Who does CNN want to deceive with those Op-Ed. Why can not they come to me to give them examples of how the Muslim Brotherhood is controlling the Universities and life in Egypt, and how they treat the dissenters? I am not sure why CNN is hell bent on painting a picture of people starving in democracy, at a time when they write in their newspapers that "if you start with democracy you end up with gay marriage"

    February 10, 2011 at 1:02 pm |
  7. The End of Christianity in Egypt and the Arab World is in sight

    As a professor of History, and a scholar in comparative religion in the Arab World, I agree that St Mark converted the descendant of Pharaohs into Christianity and Islam showed up in Egypt ONLY in the seventh Century. The Muslim because of their misguided Faith cannot tolerate any other religion. The Muslim can lie as much as they want and deceive anyone willing to be deceived. The proof is where are the five million Arab Jews that lived in the Islamic and Arab World since the beginning of time? They were dispossessed, killed, and hanged under the false pretense of Palestinian that left willingly Israel. The writing is on the wall for Christians, Be forewarned.

    February 10, 2011 at 12:56 pm |
  8. Ruth

    If you think this will end in Democracy you are incredibly naive. This will end in a worse dictatorship, Sharia law, and less tolerance.

    February 10, 2011 at 12:51 pm |
  9. Nonimus

    Personally, I think religion is a private matter and should be kept out of the public/political arena entirely, however, peaceful relations between faiths is a start.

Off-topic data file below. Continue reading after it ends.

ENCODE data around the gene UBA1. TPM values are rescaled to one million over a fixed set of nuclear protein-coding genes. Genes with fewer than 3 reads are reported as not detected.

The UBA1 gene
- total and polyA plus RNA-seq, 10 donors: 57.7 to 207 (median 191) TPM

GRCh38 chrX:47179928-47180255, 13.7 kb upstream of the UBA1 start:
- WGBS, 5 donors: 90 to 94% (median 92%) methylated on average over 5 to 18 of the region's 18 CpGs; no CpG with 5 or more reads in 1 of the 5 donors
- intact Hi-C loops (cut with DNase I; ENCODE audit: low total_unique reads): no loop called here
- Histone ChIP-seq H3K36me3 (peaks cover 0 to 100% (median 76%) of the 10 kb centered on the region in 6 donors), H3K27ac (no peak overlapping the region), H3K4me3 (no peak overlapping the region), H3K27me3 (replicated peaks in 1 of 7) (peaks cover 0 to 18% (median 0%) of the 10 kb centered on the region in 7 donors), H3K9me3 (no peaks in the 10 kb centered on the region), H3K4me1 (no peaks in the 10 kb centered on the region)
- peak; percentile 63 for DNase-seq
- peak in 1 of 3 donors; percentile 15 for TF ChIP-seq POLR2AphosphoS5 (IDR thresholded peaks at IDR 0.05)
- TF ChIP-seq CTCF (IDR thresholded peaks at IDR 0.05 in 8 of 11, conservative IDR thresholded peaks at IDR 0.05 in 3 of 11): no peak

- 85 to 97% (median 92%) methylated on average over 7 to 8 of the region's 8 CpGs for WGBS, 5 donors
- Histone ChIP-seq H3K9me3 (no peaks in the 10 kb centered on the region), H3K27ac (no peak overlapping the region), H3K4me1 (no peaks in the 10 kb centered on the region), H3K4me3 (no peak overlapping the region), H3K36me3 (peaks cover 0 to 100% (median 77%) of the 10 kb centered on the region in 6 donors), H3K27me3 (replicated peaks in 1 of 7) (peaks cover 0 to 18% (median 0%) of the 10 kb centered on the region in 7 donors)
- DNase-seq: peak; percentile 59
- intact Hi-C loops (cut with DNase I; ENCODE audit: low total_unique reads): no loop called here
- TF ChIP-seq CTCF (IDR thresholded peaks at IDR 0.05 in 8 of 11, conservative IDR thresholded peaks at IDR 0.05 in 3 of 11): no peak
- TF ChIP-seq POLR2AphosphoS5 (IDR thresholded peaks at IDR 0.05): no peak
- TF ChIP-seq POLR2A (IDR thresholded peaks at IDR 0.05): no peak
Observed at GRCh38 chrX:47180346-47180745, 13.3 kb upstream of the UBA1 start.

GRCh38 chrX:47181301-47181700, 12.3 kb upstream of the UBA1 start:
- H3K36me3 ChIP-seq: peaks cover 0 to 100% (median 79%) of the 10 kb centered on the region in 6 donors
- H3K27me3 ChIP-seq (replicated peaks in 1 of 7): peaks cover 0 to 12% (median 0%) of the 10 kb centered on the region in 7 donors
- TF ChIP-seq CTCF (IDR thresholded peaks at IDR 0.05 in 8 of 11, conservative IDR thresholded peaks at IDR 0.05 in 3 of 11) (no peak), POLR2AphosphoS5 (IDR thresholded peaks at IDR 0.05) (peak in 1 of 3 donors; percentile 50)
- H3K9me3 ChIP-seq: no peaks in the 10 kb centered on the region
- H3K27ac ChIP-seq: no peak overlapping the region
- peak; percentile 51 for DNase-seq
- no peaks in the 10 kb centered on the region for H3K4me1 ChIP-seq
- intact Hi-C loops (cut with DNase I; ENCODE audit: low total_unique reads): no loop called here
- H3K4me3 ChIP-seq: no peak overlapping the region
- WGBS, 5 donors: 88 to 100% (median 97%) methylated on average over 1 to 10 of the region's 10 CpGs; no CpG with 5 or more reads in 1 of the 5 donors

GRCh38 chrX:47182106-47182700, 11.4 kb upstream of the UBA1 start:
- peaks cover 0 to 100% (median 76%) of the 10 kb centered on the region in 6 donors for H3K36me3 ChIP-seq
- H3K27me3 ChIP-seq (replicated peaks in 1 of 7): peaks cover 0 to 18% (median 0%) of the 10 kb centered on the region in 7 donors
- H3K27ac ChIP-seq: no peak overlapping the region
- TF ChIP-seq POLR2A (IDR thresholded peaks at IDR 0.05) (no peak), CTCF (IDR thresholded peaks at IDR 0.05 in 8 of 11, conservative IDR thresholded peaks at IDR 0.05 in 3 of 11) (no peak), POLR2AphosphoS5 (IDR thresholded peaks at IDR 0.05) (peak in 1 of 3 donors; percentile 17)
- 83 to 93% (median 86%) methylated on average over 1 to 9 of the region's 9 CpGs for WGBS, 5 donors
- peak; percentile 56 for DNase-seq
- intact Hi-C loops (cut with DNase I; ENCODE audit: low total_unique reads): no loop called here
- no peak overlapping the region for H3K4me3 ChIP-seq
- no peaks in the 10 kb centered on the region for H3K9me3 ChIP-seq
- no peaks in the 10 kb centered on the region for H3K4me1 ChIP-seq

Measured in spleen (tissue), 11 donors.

I was thrilled to hear of the Coptic mass in Tahrir square and the protection provided at it by Muslims.
    Best wishes to all peace-loving Egyptians.

    February 10, 2011 at 12:49 pm |
    • john

      I hear this said from time to time – that religous ideas should be kept in private. The question I ask you is if my faith calls for me to live my life in accordance with my faith, how do I seperate that from public life? Is that not what all this turmoil is about? Mankind is made up of many faith walks, and we believe we have committments to our culture in accordance with that faith. The trouble comes in when these various faiths do not agree, or clash with one another. And so the struggle of how do we live together but still allow each to express and worship freely.

      February 10, 2011 at 1:18 pm |
    • Nonimus

      @john,
      Freedom of religion is like any other freedom, you can do pretty much what you want unless it harms someone or infringes on another's rights to do the same. This (unfortunately for me) allows people to display and practice their faith in public, but it shouldn't influence public policy or laws.
      The protests in Egypt have a lot of religious overtones, which is sad in my mind, as I would rather see a movement toward secular democracy and freedom without any reference to Coptics or Muslims. But it is better than nothing and hopefully it will bring progress and a better life to the people of Egypt.

      February 10, 2011 at 2:19 pm |
    • john